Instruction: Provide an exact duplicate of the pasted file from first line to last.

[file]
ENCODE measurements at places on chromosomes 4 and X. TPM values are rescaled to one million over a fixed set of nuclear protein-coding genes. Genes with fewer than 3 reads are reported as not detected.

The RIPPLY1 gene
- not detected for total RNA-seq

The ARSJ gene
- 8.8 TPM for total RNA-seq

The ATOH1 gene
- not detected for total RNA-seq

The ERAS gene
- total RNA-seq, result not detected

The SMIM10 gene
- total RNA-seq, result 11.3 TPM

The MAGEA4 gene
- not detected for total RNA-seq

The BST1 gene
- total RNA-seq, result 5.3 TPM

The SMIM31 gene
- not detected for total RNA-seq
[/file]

ENCODE measurements at places on chromosomes 4 and X. TPM values are rescaled to one million over a fixed set of nuclear protein-coding genes. Genes with fewer than 3 reads are reported as not detected.

The RIPPLY1 gene
- not detected for total RNA-seq

The ARSJ gene
- 8.8 TPM for total RNA-seq

The ATOH1 gene
- not detected for total RNA-seq

The ERAS gene
- total RNA-seq, result not detected

The SMIM10 gene
- total RNA-seq, result 11.3 TPM

The MAGEA4 gene
- not detected for total RNA-seq

The BST1 gene
- total RNA-seq, result 5.3 TPM

The SMIM31 gene
- not detected for total RNA-seq